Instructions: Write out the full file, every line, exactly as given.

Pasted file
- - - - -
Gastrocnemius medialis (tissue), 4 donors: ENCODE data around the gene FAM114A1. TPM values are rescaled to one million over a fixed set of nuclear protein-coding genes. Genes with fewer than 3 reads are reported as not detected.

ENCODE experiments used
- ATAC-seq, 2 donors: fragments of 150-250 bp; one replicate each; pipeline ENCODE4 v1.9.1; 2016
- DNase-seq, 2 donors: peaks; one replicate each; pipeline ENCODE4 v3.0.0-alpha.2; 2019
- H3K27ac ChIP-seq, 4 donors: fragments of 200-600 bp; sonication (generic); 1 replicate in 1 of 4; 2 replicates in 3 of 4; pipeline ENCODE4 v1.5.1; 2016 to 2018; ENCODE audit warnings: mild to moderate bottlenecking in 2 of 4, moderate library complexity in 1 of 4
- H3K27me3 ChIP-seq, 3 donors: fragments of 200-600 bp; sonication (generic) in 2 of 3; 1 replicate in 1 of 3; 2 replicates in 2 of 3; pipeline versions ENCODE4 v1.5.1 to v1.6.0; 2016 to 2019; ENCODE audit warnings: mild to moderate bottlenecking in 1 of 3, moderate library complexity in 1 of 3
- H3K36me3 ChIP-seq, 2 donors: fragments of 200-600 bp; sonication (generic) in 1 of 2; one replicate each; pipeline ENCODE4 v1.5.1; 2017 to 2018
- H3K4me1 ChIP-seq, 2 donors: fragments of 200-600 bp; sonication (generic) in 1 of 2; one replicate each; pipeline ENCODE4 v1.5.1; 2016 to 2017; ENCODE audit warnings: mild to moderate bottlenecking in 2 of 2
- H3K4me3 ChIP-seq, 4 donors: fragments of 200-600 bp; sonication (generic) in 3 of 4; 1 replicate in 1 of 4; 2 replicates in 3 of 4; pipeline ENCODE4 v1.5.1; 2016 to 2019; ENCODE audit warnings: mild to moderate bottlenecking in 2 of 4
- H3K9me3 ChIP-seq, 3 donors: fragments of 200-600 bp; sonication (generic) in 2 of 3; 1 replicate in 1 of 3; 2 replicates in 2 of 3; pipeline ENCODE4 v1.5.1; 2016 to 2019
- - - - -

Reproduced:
Gastrocnemius medialis (tissue), 4 donors: ENCODE data around the gene FAM114A1. TPM values are rescaled to one million over a fixed set of nuclear protein-coding genes. Genes with fewer than 3 reads are reported as not detected.

ENCODE experiments used
- ATAC-seq, 2 donors: fragments of 150-250 bp; one replicate each; pipeline ENCODE4 v1.9.1; 2016
- DNase-seq, 2 donors: peaks; one replicate each; pipeline ENCODE4 v3.0.0-alpha.2; 2019
- H3K27ac ChIP-seq, 4 donors: fragments of 200-600 bp; sonication (generic); 1 replicate in 1 of 4; 2 replicates in 3 of 4; pipeline ENCODE4 v1.5.1; 2016 to 2018; ENCODE audit warnings: mild to moderate bottlenecking in 2 of 4, moderate library complexity in 1 of 4
- H3K27me3 ChIP-seq, 3 donors: fragments of 200-600 bp; sonication (generic) in 2 of 3; 1 replicate in 1 of 3; 2 replicates in 2 of 3; pipeline versions ENCODE4 v1.5.1 to v1.6.0; 2016 to 2019; ENCODE audit warnings: mild to moderate bottlenecking in 1 of 3, moderate library complexity in 1 of 3
- H3K36me3 ChIP-seq, 2 donors: fragments of 200-600 bp; sonication (generic) in 1 of 2; one replicate each; pipeline ENCODE4 v1.5.1; 2017 to 2018
- H3K4me1 ChIP-seq, 2 donors: fragments of 200-600 bp; sonication (generic) in 1 of 2; one replicate each; pipeline ENCODE4 v1.5.1; 2016 to 2017; ENCODE audit warnings: mild to moderate bottlenecking in 2 of 2
- H3K4me3 ChIP-seq, 4 donors: fragments of 200-600 bp; sonication (generic) in 3 of 4; 1 replicate in 1 of 4; 2 replicates in 3 of 4; pipeline ENCODE4 v1.5.1; 2016 to 2019; ENCODE audit warnings: mild to moderate bottlenecking in 2 of 4
- H3K9me3 ChIP-seq, 3 donors: fragments of 200-600 bp; sonication (generic) in 2 of 3; 1 replicate in 1 of 3; 2 replicates in 2 of 3; pipeline ENCODE4 v1.5.1; 2016 to 2019